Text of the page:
1. Pushmi-Pullyu says:

        Indeed. Notice his not-so-subtle assertion that gassing up a car is cheaper than charging an EV everywhere in the “Northeast”. In reality, there are probably very few areas in the Northeast where that is true. Probably only a few small portions, geographically, of a few States.

    4. ModernMarvelFan says:

      Well, Niro might look like a crossover, but it doesn’t have AWD/4WD which basically makes it a big station wagon…

  9. Jim Seko says:

    Does anyone have a prediction as to how long Toyota will continue to go down the ridiculous fuel cell path?

    1. zzzzzzzzzz says:

      Until Tesla goes for restructuring. Then the this ridiculous path will be new normal.

      1. Get Real says:

        Go back to your job with a Big Oil company or supporting business zzzzz.

    2. no comment says:

      for what it’s worth, FCEV sales have more than tripled in the past year.

      1. James says:

        Yeah, that’s right.

        From 10 per year to 30.

        Impressive!

        1. no comment says:

          FCEV sales are about where BEV sales were 7 or 8 years ago. to me, it is not surprising that FCEVs trail BEVs right now. but in the overall scheme of things, both are small potatoes in relation to the general automobile market.

    3. Pushmi-Pullyu says:

      Marketing “fool cell” cars is mainly driven by the almost unbelievably high levels of subsidies for them in Japan, both at the National and Prefecture levels. “$19,740 or more” in some cases, according to the article linked below! Toyota certainly won’t stop so long as that continues to be true.

      You’ll note that most of the auto makers offering “fool cell” cars are based in Japan. I think Hyundai is the only one which isn’t, and I would guess they are primarily targeting the Japanese market, for that reason.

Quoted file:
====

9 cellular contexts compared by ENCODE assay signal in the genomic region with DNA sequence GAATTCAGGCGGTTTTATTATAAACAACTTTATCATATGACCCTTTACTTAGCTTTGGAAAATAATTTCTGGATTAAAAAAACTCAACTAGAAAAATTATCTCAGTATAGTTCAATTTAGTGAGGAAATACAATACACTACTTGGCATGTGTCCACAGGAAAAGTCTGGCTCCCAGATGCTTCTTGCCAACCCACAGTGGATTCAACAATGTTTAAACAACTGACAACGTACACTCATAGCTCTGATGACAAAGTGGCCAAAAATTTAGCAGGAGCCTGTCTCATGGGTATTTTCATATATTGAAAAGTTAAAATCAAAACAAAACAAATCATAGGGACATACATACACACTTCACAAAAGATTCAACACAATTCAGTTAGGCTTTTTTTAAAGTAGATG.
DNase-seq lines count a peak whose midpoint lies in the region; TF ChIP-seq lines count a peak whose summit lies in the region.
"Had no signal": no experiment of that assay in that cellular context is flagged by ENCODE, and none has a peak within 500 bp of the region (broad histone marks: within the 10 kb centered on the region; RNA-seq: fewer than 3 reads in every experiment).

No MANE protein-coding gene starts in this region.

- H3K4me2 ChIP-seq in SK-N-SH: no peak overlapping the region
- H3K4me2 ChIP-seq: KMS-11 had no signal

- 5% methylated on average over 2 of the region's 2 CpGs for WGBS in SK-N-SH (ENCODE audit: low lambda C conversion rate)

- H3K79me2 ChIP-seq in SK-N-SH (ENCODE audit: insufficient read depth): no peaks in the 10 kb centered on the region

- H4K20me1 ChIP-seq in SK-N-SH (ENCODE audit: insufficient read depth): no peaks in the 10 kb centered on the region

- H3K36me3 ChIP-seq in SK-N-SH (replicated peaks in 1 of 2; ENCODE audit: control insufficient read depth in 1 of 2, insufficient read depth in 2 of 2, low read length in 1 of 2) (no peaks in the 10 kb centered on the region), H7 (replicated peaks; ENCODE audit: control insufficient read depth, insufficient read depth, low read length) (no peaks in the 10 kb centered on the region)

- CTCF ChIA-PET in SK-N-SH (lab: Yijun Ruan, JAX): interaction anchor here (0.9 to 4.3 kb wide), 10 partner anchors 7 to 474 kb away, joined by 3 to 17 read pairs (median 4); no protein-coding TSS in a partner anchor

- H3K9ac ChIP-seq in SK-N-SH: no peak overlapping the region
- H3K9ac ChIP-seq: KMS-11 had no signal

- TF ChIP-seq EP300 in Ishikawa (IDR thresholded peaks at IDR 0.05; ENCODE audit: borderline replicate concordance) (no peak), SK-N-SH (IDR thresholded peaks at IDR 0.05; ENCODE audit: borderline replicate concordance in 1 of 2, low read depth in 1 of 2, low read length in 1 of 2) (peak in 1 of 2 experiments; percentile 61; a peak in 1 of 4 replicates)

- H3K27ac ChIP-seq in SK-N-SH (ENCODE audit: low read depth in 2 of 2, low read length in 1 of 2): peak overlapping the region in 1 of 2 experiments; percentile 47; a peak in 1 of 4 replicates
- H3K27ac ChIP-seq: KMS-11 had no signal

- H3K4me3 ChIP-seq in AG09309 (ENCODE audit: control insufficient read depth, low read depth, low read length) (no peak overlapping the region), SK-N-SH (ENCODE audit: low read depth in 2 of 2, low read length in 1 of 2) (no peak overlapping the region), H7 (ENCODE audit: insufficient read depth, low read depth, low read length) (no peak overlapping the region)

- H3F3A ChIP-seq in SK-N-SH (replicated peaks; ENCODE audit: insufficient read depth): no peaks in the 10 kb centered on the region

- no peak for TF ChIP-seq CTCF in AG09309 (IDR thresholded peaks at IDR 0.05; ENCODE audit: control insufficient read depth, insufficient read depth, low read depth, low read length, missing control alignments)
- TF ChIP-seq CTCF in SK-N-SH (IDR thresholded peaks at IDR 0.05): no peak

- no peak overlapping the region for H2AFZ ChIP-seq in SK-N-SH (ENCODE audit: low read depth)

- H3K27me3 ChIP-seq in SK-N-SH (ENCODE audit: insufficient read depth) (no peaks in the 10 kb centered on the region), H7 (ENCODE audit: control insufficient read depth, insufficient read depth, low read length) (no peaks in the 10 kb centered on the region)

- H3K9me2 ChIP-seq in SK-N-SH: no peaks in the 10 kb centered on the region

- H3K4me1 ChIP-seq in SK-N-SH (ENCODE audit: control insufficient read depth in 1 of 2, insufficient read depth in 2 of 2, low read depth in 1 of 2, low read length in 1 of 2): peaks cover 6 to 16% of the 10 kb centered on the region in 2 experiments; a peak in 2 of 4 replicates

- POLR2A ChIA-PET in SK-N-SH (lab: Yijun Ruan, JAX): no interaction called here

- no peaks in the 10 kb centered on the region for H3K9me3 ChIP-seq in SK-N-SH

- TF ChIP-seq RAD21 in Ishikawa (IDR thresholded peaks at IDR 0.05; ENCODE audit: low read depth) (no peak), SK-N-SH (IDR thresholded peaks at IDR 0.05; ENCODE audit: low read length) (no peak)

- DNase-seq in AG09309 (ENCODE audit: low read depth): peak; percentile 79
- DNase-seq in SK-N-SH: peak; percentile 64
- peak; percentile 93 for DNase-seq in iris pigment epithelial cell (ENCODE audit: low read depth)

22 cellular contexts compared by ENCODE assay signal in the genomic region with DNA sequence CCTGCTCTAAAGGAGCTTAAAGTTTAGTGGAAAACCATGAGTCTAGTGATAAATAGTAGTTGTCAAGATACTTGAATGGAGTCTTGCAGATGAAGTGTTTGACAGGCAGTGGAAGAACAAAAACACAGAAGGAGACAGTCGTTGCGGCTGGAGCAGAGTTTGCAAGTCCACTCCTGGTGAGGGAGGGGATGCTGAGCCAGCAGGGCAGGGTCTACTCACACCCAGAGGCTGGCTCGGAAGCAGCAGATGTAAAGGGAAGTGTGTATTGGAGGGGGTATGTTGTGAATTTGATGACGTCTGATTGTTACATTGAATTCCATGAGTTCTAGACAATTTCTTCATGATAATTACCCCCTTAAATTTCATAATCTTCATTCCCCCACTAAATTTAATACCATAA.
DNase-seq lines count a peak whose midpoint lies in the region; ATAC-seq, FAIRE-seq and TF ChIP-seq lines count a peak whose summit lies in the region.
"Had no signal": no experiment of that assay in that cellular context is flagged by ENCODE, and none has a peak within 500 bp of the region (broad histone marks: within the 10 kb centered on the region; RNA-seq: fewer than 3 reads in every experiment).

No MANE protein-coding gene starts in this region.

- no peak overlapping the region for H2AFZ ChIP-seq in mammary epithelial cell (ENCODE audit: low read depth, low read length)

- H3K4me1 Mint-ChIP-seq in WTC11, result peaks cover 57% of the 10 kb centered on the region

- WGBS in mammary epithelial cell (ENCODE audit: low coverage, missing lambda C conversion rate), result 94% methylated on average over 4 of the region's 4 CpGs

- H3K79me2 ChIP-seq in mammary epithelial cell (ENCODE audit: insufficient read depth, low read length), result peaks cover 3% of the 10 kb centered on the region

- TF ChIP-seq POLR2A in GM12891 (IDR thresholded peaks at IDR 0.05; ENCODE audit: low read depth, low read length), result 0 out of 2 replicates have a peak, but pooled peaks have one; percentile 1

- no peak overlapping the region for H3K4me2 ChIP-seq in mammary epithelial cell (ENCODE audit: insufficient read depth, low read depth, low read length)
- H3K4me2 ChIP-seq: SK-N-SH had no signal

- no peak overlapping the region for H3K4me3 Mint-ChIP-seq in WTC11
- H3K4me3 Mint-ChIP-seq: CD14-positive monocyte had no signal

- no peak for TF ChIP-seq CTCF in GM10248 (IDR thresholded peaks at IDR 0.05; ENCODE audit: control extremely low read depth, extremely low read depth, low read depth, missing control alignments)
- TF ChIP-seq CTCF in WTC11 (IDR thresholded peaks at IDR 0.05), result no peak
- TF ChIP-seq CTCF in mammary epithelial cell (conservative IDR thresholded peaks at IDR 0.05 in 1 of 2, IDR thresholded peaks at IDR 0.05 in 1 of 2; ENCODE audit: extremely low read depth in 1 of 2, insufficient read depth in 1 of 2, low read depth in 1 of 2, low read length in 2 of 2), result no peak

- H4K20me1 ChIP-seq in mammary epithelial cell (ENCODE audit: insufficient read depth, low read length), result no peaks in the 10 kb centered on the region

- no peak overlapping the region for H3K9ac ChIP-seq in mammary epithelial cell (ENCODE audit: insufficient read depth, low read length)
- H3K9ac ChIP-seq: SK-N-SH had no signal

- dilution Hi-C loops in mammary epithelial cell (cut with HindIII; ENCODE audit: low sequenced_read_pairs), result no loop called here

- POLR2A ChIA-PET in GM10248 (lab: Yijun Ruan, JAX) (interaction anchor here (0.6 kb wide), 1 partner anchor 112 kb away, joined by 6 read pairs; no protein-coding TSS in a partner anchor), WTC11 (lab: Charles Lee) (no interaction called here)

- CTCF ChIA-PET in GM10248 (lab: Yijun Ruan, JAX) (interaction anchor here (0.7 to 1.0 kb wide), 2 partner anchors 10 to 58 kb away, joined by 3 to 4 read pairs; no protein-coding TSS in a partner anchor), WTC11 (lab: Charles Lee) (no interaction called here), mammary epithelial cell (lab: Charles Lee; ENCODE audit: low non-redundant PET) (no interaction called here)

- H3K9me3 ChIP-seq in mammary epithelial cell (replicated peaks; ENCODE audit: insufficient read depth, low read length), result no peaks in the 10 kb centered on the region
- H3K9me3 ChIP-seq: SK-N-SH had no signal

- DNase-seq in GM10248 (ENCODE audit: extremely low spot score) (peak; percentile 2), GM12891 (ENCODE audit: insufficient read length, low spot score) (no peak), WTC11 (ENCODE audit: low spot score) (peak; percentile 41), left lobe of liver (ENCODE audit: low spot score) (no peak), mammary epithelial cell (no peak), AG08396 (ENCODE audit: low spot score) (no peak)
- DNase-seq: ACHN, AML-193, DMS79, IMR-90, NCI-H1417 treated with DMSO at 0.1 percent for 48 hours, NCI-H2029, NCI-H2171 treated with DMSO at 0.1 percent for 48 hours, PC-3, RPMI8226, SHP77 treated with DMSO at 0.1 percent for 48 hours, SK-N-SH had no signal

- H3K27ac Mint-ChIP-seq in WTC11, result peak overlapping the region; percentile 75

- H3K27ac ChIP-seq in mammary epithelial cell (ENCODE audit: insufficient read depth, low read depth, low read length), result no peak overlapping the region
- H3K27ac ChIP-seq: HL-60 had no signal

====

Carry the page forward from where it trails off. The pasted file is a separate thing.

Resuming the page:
http://insideevs.com/japanese-government-offer-20000-subsidy-fuel-cell-vehicle-purchases/

  10. jim stack says:

    Toyota will keep on the Fool Cell path as long as there are grants and funds paying them to do it. Maybe 5 to 10 more years.

    1. pjwood1 says:

      Audi’s equal pay ad was more air pollution. They know they have no legs to sell “Clean”, or “Eco warrior”, so they instead go with something no one can score. Gender equality, at the subsidiary of a conglomerate.

  11. G2 says:

    I saw the Big Oil commercial on at SB. You know that they are feeling the heat if they felt they had to do that, rather than ignore the EV revolution.

    I sure would have loved to see just one Tesla commercial at SB.

    1. Michael Will says:

      Should do a kickstarter project for next year for EV driving advantages if the model 3s on the road are not already telling the story 🙂

  12. Goofcat says:

    So nobody remembers the Kia Soul EV ad just 2 years ago?

  13. John Brophy says:

    DON’T WORRY…. NEXT YEAR TESLA WILL BE ALL OVER THE TV & WEB & SOCIAL MED….YES

Leave a Reply